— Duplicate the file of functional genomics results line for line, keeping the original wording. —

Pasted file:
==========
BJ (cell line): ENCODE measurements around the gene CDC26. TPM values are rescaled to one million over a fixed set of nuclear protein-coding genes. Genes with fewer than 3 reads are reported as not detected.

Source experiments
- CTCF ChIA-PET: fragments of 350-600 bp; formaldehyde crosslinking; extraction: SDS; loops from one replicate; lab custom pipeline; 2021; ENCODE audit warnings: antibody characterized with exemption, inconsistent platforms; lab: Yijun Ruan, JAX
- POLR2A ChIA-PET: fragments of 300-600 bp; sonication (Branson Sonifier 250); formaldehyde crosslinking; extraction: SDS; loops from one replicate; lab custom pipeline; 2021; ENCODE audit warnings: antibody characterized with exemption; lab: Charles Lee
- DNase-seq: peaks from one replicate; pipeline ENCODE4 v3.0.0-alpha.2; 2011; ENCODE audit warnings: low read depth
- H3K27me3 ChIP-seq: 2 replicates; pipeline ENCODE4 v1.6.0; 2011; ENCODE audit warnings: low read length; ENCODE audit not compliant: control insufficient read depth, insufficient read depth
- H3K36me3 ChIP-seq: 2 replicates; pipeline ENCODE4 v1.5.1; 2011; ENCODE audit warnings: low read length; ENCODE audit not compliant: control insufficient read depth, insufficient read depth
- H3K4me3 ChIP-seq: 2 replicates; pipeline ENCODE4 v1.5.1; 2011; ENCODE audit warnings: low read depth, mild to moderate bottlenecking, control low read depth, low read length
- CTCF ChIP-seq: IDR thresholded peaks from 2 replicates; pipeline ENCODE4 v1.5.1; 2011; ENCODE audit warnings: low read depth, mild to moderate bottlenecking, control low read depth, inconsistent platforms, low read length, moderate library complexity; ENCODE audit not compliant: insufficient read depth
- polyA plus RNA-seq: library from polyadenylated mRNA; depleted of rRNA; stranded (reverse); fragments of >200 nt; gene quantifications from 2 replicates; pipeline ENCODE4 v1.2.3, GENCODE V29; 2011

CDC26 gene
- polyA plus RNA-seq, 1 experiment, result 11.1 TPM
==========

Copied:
BJ (cell line): ENCODE measurements around the gene CDC26. TPM values are rescaled to one million over a fixed set of nuclear protein-coding genes. Genes with fewer than 3 reads are reported as not detected.

Source experiments
- CTCF ChIA-PET: fragments of 350-600 bp; formaldehyde crosslinking; extraction: SDS; loops from one replicate; lab custom pipeline; 2021; ENCODE audit warnings: antibody characterized with exemption, inconsistent platforms; lab: Yijun Ruan, JAX
- POLR2A ChIA-PET: fragments of 300-600 bp; sonication (Branson Sonifier 250); formaldehyde crosslinking; extraction: SDS; loops from one replicate; lab custom pipeline; 2021; ENCODE audit warnings: antibody characterized with exemption; lab: Charles Lee
- DNase-seq: peaks from one replicate; pipeline ENCODE4 v3.0.0-alpha.2; 2011; ENCODE audit warnings: low read depth
- H3K27me3 ChIP-seq: 2 replicates; pipeline ENCODE4 v1.6.0; 2011; ENCODE audit warnings: low read length; ENCODE audit not compliant: control insufficient read depth, insufficient read depth
- H3K36me3 ChIP-seq: 2 replicates; pipeline ENCODE4 v1.5.1; 2011; ENCODE audit warnings: low read length; ENCODE audit not compliant: control insufficient read depth, insufficient read depth
- H3K4me3 ChIP-seq: 2 replicates; pipeline ENCODE4 v1.5.1; 2011; ENCODE audit warnings: low read depth, mild to moderate bottlenecking, control low read depth, low read length
- CTCF ChIP-seq: IDR thresholded peaks from 2 replicates; pipeline ENCODE4 v1.5.1; 2011; ENCODE audit warnings: low read depth, mild to moderate bottlenecking, control low read depth, inconsistent platforms, low read length, moderate library complexity; ENCODE audit not compliant: insufficient read depth
- polyA plus RNA-seq: library from polyadenylated mRNA; depleted of rRNA; stranded (reverse); fragments of >200 nt; gene quantifications from 2 replicates; pipeline ENCODE4 v1.2.3, GENCODE V29; 2011

CDC26 gene
- polyA plus RNA-seq, 1 experiment, result 11.1 TPM